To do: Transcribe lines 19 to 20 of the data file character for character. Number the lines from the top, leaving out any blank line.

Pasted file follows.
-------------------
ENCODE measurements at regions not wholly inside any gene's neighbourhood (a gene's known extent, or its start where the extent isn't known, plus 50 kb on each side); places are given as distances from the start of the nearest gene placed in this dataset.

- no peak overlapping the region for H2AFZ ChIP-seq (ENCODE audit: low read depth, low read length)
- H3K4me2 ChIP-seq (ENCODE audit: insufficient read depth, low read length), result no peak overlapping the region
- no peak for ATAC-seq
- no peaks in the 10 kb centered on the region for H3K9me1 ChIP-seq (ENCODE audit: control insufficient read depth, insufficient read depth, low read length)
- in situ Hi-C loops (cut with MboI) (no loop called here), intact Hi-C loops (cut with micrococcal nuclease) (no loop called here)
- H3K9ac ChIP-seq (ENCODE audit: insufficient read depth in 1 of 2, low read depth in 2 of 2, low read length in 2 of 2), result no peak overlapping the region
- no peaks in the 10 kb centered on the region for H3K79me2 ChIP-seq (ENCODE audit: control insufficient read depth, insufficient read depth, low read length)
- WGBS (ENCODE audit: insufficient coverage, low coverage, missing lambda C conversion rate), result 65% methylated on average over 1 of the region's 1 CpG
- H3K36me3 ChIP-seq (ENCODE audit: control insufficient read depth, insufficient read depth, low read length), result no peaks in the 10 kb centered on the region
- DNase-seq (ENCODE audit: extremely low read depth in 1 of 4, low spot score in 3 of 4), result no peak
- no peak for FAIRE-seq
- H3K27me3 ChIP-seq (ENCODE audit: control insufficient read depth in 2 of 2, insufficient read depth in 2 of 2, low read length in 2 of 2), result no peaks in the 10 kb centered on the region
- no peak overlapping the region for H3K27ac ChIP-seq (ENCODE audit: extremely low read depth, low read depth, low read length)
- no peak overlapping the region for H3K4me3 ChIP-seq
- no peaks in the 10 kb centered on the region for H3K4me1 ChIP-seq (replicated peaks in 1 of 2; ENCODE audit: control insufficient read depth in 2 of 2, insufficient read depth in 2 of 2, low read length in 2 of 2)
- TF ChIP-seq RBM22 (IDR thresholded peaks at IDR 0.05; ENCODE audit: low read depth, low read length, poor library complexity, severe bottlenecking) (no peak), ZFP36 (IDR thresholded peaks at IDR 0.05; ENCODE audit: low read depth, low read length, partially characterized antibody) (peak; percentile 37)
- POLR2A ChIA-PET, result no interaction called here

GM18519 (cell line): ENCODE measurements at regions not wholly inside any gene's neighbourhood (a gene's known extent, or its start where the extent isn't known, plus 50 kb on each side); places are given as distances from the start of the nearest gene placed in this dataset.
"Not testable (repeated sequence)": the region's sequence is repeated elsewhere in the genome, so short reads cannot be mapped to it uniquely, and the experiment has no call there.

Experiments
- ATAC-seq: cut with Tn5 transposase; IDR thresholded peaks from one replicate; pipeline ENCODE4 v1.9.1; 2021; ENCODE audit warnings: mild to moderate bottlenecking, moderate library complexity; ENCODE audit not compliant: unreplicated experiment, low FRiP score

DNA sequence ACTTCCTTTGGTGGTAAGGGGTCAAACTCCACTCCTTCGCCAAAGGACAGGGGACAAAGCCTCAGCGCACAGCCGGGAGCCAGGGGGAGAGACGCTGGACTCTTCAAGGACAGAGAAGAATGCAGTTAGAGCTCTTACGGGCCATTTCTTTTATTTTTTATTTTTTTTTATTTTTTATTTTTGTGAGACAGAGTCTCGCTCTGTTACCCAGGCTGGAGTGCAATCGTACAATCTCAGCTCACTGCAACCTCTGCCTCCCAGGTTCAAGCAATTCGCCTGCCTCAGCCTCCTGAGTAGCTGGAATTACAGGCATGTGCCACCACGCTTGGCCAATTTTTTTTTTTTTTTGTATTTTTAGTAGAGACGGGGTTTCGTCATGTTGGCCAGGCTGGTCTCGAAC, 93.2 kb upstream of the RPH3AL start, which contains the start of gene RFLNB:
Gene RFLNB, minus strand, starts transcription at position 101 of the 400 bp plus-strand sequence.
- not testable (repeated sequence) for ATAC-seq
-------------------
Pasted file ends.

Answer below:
GM18519 (cell line): ENCODE measurements at regions not wholly inside any gene's neighbourhood (a gene's known extent, or its start where the extent isn't known, plus 50 kb on each side); places are given as distances from the start of the nearest gene placed in this dataset.
"Not testable (repeated sequence)": the region's sequence is repeated elsewhere in the genome, so short reads cannot be mapped to it uniquely, and the experiment has no call there.